• The family officially (as in, on the surface) consists of: Dong-wook, Dong-ok (twin), Dong-hui (younger brother), Dong-tak (older brother), Jang So-sim (mother), Ha Young-choon (father’s second wife), Kang Ki-soo (paternal grandfather), Kang Ssang-ho (paternal uncle), Kang Ssang-sik (paternal uncle and Ssang-ho’s twin), Kang Mool (Dong-tak’s son and Dong-seok’s nephew), Kang Dong-joo (younger sister), and Kang Dong-won (younger brother and Dong-joo’s twin).
  • Having twins runs in the family.
  • Dong-seok’s dad is MIA and not much is known about him. I don’t think he was ever involved in his kids’ lives.
  • Young-choon is Dong-hui’s biological mom, and Dong-hui has known that Dong-seok’s mom is not his real mom since junior high. Dong-seok’s mother loves him like a son. On the day of Dong-hui’s release from the Detention Center, Dong-seok’s mom went and bought him tofu (it’s a Korean tradition to give released prisoners and the like tofu as a way of celebrating) but saw that Young-choon had gotten to Dong-hui earlier and went back home sadly.
  • Dong-joo and Dong-won are actually Dong-hui’s kids. Dong-seok smartly figured it out with one look and confronted Dong-hui so didn’t deny it but hasn’t confirmed it either (though it’s obvious). So those kids are raised as their dad’s younger siblings. Man, that’s awful. Though the hilarious part is they bully their much older cousin Mul as his aunt and uncle.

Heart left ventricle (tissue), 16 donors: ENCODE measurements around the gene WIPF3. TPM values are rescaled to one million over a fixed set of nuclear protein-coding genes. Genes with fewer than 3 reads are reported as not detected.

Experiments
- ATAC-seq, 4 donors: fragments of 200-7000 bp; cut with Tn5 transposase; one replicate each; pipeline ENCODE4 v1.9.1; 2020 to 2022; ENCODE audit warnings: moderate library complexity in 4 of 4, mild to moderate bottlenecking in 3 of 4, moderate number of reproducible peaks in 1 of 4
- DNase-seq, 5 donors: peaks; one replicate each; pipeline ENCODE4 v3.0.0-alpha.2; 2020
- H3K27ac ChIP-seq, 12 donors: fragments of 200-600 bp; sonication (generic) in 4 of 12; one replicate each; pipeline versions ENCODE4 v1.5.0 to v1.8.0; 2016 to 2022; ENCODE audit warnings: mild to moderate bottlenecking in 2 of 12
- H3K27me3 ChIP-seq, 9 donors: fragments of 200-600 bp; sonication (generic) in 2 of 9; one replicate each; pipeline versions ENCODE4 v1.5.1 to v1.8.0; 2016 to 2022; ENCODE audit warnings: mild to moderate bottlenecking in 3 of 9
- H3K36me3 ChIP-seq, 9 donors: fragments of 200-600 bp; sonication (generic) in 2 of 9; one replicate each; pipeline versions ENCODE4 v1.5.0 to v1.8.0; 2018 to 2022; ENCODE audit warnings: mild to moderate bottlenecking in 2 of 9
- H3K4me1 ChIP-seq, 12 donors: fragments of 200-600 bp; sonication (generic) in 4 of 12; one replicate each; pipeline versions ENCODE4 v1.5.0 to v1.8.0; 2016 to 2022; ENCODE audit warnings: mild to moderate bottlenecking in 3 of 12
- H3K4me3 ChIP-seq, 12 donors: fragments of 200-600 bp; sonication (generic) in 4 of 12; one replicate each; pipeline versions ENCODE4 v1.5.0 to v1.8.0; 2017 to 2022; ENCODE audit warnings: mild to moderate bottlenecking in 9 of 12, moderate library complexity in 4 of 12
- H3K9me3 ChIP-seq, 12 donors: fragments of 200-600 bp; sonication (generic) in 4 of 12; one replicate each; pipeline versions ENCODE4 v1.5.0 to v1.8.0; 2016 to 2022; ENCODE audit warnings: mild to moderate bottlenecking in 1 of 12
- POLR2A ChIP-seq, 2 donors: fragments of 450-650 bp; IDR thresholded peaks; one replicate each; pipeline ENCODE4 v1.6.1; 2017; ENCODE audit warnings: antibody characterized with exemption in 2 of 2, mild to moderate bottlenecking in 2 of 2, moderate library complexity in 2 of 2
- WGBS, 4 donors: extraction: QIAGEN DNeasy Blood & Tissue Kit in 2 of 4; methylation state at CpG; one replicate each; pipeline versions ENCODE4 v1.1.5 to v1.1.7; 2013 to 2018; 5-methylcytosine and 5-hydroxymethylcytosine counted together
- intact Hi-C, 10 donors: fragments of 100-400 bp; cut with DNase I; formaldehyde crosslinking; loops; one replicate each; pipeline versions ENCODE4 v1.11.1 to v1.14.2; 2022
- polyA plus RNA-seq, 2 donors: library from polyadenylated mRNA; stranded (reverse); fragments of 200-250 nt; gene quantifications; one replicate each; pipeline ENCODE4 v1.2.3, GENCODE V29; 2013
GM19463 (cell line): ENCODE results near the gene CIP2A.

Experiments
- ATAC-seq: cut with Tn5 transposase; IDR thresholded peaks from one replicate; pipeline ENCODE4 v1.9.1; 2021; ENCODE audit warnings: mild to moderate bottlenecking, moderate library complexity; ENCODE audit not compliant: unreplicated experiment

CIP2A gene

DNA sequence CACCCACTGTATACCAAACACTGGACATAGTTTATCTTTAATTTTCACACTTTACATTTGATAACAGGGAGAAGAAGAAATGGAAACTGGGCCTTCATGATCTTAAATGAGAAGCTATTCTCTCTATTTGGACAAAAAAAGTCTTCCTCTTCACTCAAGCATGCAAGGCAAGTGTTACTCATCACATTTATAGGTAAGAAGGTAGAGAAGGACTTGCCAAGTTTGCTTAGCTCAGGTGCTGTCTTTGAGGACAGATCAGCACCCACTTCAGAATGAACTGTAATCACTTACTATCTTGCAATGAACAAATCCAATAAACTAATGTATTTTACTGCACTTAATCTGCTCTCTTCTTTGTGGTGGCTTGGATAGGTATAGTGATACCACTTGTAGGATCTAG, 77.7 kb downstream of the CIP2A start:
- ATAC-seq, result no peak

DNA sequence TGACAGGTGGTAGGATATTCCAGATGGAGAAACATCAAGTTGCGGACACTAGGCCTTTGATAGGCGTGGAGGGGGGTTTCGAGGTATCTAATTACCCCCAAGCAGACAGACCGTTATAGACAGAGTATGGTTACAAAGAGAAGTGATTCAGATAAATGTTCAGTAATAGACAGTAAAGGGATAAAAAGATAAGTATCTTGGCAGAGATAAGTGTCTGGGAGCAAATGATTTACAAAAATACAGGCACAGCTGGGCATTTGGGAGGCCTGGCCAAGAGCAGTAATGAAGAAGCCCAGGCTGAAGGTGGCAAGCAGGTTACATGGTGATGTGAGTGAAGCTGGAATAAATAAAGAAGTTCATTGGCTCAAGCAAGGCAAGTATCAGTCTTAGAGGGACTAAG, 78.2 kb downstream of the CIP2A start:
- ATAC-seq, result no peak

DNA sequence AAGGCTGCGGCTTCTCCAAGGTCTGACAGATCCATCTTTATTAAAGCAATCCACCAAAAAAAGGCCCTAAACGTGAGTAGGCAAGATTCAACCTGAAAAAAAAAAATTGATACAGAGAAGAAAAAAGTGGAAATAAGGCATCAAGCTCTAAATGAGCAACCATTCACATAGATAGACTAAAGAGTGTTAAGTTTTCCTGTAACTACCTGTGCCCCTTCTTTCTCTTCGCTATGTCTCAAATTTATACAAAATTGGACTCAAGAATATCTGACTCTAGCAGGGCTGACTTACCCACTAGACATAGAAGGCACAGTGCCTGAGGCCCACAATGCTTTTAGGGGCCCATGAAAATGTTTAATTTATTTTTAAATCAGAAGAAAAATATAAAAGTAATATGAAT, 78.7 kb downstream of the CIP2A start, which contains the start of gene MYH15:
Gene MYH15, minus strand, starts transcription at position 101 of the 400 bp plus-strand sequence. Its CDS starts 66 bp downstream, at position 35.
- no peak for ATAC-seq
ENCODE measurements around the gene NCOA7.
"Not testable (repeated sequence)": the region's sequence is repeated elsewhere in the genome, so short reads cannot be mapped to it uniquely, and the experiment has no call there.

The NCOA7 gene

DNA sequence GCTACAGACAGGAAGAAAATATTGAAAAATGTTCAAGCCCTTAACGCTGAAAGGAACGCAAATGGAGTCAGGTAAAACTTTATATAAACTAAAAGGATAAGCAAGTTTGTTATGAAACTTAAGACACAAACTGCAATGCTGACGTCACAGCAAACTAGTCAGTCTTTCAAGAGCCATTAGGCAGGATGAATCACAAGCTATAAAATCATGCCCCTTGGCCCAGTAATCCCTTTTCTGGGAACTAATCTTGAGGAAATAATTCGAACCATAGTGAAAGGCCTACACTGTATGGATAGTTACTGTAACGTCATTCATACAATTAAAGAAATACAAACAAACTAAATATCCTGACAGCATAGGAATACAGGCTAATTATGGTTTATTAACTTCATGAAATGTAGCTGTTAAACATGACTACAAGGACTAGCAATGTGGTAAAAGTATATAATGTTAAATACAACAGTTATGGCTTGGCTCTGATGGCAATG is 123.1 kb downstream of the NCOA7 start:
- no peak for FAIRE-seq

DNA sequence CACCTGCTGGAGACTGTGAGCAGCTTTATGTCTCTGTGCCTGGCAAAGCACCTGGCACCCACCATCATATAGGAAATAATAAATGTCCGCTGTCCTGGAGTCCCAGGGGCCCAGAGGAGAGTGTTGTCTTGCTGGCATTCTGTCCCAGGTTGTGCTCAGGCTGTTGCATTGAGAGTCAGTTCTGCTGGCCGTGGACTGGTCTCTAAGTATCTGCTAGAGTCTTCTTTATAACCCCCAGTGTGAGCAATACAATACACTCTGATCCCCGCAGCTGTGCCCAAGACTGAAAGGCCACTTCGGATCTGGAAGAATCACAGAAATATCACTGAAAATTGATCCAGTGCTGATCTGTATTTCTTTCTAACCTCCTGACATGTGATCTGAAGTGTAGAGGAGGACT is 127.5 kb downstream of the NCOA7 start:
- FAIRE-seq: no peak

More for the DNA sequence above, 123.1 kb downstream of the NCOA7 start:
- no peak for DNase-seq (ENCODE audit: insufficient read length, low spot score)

Those were some interesting first two episodes, enough to tell the watcher a lot about what kind of show this is. This is my first time writing a recap and I could have missed some points in recapping this (I wanted it to be as brief as possible but not short enough to qualify as a dry summary).

I was most curious about Taecyeon’s acting because he was criticized a lot for his past roles and I personally felt he was too mechanical (but that was three years ago in ‘Dream High’). What we’ve seen of him so far is rage, resentment, and sadness. I won’t call him a great actor at this point but I do see some improvement in that he does involve himself in the scene without being too conscious of the camera. I hope to see more from him.

Newcomer Kwon Min-ah’s acting, however, leaves much to be desired for and her satoori is so awkward (or maybe it’s her way of delivering lines itself). The flashback parts are sadly not over yet but I hope to kiss them goodbye (both because I want to know what happened faster and because her acting’s a little distracting). Park Bo-gum as the younger Dong-seok is just alright since his character didn’t need much emotion and he did manage to show subtle emotions.

I’m watching this on the side because I’m focusing all of my energy on Empress Ki -which still has a month left of airing- so I don’t know about continuing to recap this drama. Will see. Cheers~